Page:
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The Boston Globe


Farah Stockman

The surreal and the stubborn at the Marathon attack

Big athletic events are a perfect venue for terrorists. The world is already watching. The journalists are already there, microphones ready. That’s why, in 1972, Palestinian terrorists targeted Israeli athletes at the Olympics in Munich. That’s why in 1996, an antiabortion crusader set off a pipe bomb at the Atlanta Olympics. And in 2002, Basque separatists targeted a semifinals soccer match in Spain.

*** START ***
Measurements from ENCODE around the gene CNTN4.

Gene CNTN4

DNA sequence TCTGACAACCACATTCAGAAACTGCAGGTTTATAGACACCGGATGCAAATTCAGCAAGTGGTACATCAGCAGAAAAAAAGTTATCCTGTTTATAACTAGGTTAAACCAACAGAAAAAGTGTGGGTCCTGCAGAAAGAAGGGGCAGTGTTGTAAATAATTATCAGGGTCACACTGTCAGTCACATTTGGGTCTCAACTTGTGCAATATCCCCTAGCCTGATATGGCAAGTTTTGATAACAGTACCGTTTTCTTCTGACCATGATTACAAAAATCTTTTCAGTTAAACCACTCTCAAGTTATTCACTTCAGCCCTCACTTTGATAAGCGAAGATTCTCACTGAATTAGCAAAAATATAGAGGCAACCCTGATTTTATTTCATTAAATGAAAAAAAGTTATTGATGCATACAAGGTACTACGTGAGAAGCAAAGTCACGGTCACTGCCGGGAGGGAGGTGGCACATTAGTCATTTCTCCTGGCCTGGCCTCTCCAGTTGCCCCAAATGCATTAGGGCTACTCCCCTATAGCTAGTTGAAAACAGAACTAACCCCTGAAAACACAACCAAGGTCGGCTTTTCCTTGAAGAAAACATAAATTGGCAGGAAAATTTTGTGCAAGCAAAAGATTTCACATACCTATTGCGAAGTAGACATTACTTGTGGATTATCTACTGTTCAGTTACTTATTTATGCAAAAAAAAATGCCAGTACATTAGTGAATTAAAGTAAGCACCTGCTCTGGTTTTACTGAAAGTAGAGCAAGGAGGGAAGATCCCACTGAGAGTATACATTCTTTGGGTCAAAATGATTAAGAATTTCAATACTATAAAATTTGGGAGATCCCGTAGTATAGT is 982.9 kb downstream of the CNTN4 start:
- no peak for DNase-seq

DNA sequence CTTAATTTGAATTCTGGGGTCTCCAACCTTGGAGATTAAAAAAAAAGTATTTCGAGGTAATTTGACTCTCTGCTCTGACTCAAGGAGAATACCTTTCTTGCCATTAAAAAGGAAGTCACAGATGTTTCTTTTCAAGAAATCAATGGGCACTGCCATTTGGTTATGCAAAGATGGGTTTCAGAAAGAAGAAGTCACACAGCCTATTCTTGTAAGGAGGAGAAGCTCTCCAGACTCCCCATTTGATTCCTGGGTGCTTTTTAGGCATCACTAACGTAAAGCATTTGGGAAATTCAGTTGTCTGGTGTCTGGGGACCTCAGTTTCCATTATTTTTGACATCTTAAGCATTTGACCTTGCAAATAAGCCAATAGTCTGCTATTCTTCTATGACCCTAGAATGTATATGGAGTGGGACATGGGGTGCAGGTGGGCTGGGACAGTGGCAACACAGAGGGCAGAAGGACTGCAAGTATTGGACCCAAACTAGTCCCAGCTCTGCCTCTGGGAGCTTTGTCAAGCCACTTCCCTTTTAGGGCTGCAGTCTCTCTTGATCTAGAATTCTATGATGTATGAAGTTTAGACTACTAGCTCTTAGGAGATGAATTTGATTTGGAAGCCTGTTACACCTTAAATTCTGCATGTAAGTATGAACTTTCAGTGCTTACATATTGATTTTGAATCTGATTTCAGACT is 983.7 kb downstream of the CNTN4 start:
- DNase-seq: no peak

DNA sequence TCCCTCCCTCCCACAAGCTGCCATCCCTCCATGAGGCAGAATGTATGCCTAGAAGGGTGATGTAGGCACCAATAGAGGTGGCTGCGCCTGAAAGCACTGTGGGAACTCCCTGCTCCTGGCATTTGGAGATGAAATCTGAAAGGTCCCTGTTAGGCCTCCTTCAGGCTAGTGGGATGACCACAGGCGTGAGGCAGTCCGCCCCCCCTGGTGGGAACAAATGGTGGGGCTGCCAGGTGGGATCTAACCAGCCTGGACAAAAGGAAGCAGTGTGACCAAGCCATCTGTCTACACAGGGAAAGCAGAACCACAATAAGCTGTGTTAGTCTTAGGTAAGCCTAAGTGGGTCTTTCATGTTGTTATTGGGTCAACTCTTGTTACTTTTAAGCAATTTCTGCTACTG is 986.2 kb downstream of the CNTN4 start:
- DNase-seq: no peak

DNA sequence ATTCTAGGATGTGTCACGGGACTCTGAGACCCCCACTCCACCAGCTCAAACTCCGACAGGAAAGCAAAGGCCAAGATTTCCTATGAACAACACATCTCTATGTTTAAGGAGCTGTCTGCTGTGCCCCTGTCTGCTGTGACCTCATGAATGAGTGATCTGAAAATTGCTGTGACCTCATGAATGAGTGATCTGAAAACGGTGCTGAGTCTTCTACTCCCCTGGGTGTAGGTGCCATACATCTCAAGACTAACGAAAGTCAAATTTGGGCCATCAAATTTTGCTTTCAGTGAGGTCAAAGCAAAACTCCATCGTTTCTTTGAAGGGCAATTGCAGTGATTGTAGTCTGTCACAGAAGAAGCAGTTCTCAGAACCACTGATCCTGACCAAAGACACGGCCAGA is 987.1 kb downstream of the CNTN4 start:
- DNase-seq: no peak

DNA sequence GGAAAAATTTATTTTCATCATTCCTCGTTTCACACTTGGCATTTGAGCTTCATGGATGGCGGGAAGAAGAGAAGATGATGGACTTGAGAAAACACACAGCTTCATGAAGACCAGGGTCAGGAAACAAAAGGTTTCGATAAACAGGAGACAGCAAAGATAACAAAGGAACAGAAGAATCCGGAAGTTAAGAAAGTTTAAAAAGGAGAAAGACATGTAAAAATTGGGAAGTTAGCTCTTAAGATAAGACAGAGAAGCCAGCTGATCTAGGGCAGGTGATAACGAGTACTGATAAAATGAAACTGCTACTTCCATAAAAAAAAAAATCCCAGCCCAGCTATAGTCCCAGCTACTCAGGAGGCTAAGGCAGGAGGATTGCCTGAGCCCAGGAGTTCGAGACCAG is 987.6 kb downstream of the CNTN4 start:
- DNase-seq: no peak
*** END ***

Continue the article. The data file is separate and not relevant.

Nonetheless, yesterday’s attack on the Boston Marathon had a surreal feeling. It was odd to get texts from Afghanistan and Kenya, asking if I was OK in Boston. It reminded me of the aftermath of the first terrorist attack I ever covered: the 1998 bombing of the American embassy in Nairobi. Three years before Sept. 11 — before most Americans had ever heard of Osama bin Laden — I ran down the middle of what was supposed to be one of Nairobi’s busiest streets. I remember the stillness of it. The silence. The charred-out bus. My mentor, Ray Bonner, an investigative reporter at The New York Times, put his hands up to say “slow down.” Cops with machine guns were everywhere. Sudden movements made them nervous.

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